3.1.1 Language of page (Level A)
The default human language of each Web page can be programmatically determined.
Ensuring that a screen reader knows which language to read a web page in, is extremely important. Find out how to mark up your code with the language of the page.
3.1.2 Language of parts (Level AA)
The human language of each passage or phrase in the content can be programmatically determined except for proper names, technical terms, words of indeterminate language, and words or phrases that have become part of the vernacular of the immediately surrounding text.
3.2.1 On focus (Level A)
When any user interface component receives focus, it does not initiate a change of context.
3.2.2 On input (Level A)
Changing the setting of any user interface component does not automatically cause a change of context unless the user has been advised of the behavior before using the component.
3.2.3 Consistent navigation (Level AA)
Navigational mechanisms that are repeated on multiple Web pages within a set of Web pages occur in the same relative order each time they are repeated, unless a change is initiated by the user.
3.2.4 Consistent identification (Level AA)
Components that have the same functionality within a set of Web pages are identified consistently.
3.2.6 Consistent help (Level A) (new)
If a web page contains any of the following help mechanisms, and those mechanisms are repeated on multiple web pages within a set of web pages, they occur in the same relative order to other page content, unless a change is initiated by the user:
- Human contact details
- Human contact mechanism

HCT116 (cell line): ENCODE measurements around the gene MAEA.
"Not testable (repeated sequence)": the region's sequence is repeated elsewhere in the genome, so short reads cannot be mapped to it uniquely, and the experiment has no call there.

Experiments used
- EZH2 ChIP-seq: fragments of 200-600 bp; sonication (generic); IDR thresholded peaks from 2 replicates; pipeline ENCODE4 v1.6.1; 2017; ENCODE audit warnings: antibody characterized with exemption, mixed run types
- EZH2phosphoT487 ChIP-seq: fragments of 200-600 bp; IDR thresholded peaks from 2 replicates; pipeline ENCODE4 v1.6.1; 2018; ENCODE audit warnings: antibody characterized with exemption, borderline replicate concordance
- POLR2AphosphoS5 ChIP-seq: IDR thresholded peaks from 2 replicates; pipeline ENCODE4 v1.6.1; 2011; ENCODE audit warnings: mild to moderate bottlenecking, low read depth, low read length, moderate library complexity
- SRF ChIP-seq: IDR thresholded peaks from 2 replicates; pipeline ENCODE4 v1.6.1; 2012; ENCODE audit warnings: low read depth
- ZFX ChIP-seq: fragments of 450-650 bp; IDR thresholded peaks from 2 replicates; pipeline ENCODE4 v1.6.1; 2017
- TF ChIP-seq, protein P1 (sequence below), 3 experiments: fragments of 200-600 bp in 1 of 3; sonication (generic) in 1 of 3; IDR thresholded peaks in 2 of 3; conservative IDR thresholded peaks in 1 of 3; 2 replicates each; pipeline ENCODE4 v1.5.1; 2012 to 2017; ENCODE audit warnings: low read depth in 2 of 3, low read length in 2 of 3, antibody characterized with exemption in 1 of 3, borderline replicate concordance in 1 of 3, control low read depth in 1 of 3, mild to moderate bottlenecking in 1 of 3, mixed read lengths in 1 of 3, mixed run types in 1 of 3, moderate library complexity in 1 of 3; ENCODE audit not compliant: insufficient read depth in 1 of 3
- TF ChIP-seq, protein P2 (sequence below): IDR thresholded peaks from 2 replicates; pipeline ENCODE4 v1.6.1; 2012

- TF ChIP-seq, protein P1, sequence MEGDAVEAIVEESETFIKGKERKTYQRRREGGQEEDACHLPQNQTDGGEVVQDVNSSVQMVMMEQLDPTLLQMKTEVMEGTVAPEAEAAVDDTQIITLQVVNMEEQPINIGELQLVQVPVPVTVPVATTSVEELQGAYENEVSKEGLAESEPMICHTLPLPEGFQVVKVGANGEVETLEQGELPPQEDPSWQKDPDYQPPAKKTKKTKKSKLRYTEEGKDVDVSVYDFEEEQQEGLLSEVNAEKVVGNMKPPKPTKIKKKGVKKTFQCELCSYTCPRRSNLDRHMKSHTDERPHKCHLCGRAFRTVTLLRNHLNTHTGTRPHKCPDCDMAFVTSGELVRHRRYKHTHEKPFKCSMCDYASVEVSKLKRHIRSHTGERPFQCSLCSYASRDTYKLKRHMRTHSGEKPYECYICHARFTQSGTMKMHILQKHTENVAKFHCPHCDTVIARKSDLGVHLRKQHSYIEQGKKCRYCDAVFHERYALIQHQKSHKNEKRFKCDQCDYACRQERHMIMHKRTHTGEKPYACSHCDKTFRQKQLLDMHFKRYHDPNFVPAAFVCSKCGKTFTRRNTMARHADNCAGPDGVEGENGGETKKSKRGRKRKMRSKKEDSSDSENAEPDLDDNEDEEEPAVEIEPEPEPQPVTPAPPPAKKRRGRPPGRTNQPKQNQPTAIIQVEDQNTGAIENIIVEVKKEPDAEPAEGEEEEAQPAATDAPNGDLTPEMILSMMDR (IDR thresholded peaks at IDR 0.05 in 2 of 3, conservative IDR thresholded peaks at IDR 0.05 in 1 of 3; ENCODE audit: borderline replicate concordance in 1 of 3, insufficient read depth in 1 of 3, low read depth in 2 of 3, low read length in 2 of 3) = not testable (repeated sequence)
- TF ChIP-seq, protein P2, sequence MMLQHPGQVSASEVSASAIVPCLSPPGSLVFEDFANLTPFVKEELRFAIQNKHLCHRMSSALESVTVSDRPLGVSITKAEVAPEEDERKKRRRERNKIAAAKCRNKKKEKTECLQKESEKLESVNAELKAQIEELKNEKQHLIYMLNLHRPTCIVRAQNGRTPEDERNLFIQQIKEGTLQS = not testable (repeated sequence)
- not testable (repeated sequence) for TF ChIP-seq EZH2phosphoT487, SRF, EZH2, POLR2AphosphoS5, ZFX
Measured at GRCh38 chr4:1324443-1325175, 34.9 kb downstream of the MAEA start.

- Self-help option
- A fully automated contact mechanism.
3.3 Input assistance
3.3.1 Error identification (Level A)
If an input error is automatically detected, the item that is in error is identified and the error is described to the user in text.
If a user is filling in a form and they submit information in an invalid format or they accidently miss a required field, it is important to identify this and let the user know that they have made an error.
3.3.2 Labels or instructions (Level A)
Labels or instructions are provided when content requires user input.
3.3.3 Error suggestion (Level AA)
If an input error is automatically detected and suggestions for correction are known, then the suggestions are provided to the user, unless it would jeopardize the security or purpose of the content.
3.3.4 Error prevention (legal, financial, data) (Level AA)
For Web pages that cause legal commitments or financial transactions for the user to occur, that modify or delete user-controllable data in data storage systems, or that submit user test responses, at least one of the following is true:
- Submissions are reversible.
- Data entered by the user is checked for input errors and the user is provided an opportunity to correct them.
- A mechanism is available for reviewing, confirming, and correcting information before finalizing the submission.
3.3.7 Redundant entry (Level A) (new)
Information previously entered by or provided to the user that is required to be entered again in the same process is either:
- auto-populated, or
- available for the user to select.
- re-entering the information is essential
- the information is required to ensure the security of the content, or
- previously entered information is no longer valid.
3.3.8 Accessible authentication (Level AA) (new)
A cognitive function test (such as remembering a password or solving a puzzle) is not required for any step in an authentication process unless that step provides at least one of the following:
- Another authentication method that does not rely on a cognitive function test.
- A mechanism is available to assist the user in completing the cognitive function test.
- Object Recognition
- The cognitive function test is to recognize objects.
- Personal Content
- The cognitive function test is to identify non-text content the user provided to the website.